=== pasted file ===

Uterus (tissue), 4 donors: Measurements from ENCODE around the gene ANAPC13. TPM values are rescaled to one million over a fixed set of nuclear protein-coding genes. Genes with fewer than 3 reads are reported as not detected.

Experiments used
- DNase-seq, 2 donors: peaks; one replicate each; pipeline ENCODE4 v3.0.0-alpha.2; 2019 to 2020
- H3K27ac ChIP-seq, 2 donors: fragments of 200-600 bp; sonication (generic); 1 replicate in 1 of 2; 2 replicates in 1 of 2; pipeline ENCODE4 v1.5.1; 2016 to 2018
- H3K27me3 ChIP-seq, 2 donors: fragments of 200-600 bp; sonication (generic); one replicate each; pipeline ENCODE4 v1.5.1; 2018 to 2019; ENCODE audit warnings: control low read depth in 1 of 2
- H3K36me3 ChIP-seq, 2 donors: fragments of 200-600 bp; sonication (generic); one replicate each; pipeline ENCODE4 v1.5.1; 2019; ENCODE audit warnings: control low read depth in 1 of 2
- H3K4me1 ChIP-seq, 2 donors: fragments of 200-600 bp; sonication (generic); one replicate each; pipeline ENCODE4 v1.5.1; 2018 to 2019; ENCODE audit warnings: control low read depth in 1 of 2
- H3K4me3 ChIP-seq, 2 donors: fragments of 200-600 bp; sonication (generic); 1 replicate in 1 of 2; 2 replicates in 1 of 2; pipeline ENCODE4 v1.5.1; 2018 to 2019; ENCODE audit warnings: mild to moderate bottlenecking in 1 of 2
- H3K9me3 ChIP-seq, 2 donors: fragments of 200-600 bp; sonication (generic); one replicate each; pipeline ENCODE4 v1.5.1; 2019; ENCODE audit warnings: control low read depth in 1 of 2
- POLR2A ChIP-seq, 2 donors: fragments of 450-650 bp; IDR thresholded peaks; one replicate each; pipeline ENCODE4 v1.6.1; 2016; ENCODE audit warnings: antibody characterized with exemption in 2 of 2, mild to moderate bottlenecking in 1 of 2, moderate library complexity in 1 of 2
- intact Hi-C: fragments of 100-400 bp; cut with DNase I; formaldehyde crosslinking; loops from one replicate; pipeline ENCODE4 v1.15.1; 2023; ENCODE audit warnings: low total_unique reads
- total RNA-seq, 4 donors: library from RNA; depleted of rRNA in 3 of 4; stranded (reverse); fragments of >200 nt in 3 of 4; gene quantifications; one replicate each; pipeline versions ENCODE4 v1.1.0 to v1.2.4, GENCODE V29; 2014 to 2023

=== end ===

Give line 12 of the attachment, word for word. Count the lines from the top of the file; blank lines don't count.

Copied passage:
- total RNA-seq, 4 donors: library from RNA; depleted of rRNA in 3 of 4; stranded (reverse); fragments of >200 nt in 3 of 4; gene quantifications; one replicate each; pipeline versions ENCODE4 v1.1.0 to v1.2.4, GENCODE V29; 2014 to 2023